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High Gas Prices? Blame the ‘R’ Word — And It’s Not ‘Russia’

Talk about high gasoline prices often revolves around Russia, but energy experts say another factor is making an even bigger impact:


RINs, or Renewable Identification Numbers, are part of the federal government’s Renewable Fuel Standard (RFS) system used to address carbon emissions.

“When refiners are not able to essentially generate enough fuel from the RFS they must buy or sell these credits,” Nick Loris, Vice President of Public Policy at Conservative Coalition for Climate Solution told Delaware Valley Journal. “If the refiners can’t comply by generating their own fuel, then the demand for these credits increases, and that increases the price of these credits anywhere from 30 cents to a few bucks.”

High gas prices are hurting the Biden administration politically. An ABC/Ipsos poll found 70 percent of Americans disapprove of how Biden is handling the issue, and the White House is reportedly looking at temporary changes to renewable fuel regulations to address the problem. According to White House press secretary Jen Psaki, the administration may allow the sale of gasoline with higher blends of ethanol this summer — so-called “winter blend”‘ — to keep supplies up and help bring prices down.

Loris thinks that temporarily waiving blending requirements for refiners could provide some relief.

“Spring is the time of the year where some of these refiners will shut down and switch from winter grades of gasoline to summer grades of gasoline,” he said. “There have been studies that have estimated that can add five to 15 cents per gallon, and while it’s a sensible regulation, it helps reduce smog, that temporarily reprieve of this regulation can help avoid an even higher cost increase at the price of the pump.”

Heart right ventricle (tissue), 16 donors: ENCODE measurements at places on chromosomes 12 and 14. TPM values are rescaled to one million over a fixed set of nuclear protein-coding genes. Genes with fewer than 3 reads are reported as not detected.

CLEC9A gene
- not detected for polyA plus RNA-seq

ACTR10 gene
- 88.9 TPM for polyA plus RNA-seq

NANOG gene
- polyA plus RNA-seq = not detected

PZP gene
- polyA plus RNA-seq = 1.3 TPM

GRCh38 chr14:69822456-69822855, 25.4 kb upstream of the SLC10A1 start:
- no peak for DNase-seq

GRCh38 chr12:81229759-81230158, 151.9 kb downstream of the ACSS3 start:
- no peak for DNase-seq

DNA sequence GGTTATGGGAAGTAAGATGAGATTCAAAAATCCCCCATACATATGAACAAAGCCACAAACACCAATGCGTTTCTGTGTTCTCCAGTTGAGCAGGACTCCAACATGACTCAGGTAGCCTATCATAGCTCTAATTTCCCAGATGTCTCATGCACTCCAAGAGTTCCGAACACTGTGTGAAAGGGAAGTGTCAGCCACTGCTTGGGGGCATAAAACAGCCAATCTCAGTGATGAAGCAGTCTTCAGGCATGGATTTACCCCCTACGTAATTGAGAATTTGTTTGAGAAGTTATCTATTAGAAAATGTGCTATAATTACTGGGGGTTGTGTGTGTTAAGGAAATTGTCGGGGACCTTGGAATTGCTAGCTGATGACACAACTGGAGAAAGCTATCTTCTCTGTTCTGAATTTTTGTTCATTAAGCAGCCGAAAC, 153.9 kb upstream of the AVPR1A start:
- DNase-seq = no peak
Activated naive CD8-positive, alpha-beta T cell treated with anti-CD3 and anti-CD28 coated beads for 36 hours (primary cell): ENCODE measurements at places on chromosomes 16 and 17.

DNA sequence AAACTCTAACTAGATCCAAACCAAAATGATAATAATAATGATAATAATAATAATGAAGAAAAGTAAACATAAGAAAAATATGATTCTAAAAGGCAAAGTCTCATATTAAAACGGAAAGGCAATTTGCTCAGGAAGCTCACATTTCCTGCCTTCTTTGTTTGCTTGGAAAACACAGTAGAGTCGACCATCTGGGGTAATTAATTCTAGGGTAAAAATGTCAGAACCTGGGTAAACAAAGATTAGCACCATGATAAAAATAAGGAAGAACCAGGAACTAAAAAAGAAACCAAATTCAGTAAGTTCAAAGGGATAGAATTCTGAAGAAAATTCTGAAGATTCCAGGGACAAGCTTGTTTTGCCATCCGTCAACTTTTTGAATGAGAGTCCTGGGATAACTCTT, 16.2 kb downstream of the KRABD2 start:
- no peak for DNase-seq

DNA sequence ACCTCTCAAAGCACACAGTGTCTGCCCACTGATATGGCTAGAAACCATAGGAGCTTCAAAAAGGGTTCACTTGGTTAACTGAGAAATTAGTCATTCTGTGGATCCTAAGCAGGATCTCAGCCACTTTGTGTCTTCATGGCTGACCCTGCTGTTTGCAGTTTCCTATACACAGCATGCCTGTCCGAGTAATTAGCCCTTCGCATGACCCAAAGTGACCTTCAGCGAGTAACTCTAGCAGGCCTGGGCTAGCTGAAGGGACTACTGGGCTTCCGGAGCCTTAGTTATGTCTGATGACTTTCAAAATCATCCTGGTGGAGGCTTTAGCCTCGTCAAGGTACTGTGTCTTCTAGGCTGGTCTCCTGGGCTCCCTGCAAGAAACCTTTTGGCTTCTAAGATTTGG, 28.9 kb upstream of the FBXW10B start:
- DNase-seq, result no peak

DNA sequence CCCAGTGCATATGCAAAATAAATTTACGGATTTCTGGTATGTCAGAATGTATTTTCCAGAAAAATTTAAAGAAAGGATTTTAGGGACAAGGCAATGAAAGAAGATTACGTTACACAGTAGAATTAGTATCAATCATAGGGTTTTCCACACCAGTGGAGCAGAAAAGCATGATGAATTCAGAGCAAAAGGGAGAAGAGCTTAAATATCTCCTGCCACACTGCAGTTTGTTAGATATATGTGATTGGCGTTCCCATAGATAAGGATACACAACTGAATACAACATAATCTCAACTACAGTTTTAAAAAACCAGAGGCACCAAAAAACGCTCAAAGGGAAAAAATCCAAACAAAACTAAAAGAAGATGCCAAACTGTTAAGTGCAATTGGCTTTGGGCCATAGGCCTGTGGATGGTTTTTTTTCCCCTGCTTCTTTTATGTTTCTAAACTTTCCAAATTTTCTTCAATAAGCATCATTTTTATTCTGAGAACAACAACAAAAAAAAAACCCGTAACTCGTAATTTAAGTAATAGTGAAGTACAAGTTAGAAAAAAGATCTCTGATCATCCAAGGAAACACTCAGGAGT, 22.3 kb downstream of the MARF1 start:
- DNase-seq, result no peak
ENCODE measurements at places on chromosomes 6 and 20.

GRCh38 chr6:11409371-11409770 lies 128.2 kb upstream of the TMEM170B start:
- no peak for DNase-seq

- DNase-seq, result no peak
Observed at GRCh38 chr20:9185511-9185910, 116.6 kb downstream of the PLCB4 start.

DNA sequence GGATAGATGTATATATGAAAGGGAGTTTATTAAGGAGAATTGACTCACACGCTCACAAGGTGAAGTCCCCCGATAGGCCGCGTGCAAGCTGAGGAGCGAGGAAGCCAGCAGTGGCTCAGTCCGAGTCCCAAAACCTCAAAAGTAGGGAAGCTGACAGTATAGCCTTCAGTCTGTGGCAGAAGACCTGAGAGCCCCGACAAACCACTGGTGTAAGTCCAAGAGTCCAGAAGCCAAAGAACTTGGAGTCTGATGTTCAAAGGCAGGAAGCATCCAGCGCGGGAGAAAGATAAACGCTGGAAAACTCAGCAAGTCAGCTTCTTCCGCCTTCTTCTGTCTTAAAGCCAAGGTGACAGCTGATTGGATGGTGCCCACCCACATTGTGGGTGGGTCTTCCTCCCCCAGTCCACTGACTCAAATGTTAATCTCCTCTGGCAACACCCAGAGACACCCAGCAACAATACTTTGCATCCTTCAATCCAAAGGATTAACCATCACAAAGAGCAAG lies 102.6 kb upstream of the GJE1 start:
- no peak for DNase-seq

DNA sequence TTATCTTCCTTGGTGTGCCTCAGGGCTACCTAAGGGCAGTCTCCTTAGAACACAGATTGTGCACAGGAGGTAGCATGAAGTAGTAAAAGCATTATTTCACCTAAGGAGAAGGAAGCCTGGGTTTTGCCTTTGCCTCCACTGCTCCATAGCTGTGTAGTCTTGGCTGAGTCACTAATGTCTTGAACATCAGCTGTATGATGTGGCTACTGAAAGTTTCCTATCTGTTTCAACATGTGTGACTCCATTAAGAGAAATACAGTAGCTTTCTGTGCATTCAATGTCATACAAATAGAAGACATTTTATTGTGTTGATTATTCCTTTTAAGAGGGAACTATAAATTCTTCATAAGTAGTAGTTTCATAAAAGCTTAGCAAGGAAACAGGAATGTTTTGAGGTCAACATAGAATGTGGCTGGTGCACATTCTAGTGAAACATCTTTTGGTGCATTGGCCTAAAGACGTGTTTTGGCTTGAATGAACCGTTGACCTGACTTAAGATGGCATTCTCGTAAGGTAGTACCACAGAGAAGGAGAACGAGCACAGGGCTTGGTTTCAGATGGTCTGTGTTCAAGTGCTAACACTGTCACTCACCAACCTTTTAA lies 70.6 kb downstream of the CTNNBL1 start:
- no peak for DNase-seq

Then there is the cost of the RINs themselves. Instead of a regulatory tool to help cap emissions or promote renewable fuel production, they have become a form of “energy bitcoin” with an intrinsic value of their own. According to the “Fueling American Jobs Coalition,” a group promoting reform of the RFS system, the price of RINs rose 1,250 percent between January 2020 and January 2022.

“It’s clear [RINs] has become its own phony market, much like carbon credit trading that is wrecking the European Union and its members,” Dan Kish, distinguished senior fellow at the Institute for Energy Research. told DVJournal. “The middle-men make all the money and the farmers who produce ethanol and consumers end up paying the price.”

“We’re spending more on RINs than to run six refineries—more than on all other operating costs combined,” said Brendan Williams with BPF Energy in a recent interview on WPHT radio.  “RINs are raising fuel costs, putting jobs and fuel supplies at risk.”

“There have been legislative ideas to cap the price or essentially cap it at 25 cents per RIN or 50 cents per RIN that would prevent against the cost fluctuation that we’re seeing as a result ….Ultimately, I think the better solution would be to waive the requirements altogether and do away with this mandate altogether and, again, allow the market to dictate how much ethanol and biofuels we put into our fuel supply.”

Those costs make it more difficult to open or operate refineries in the U.S., which makes it harder to increase domestic energy supplies. And, says Jim Snell, business manager for Philadelphia-based Steamfitters Local 420, if the last few months have taught us anything it is that energy is the economy.

“In the moment we’re in, elected leaders should be reaffirming their commitment to domestic energy production and refining capacity,” Snell told DVJournal.

“Critics cheered it as a victory, despite the very real consequences then and now, and they continue to oppose refineries because they don’t fit their new “green” image for our region,” said Snell. “Imagine what would happen today if we lost our remaining merchant refiners like Monroe Energy in Trainer and PBF Energy in Paulsboro — both of which remain vital but underappreciated.”

Not only would we lose thousands of jobs, but Snell said the global environmental problems would be worse.

“The demand for the output that these refineries produce won’t change,” said Snell. “What will change is where the product is refined — somewhere overseas, where there are lax environmental laws.”

Congressman Donald Norcross (D-N.J.) has urged the Biden administration to fix the broken RINs compliance scheme.  “The administration in Washington talks about giving the middle class a shot. What better example of the middle class getting the shaft than these RINs?”

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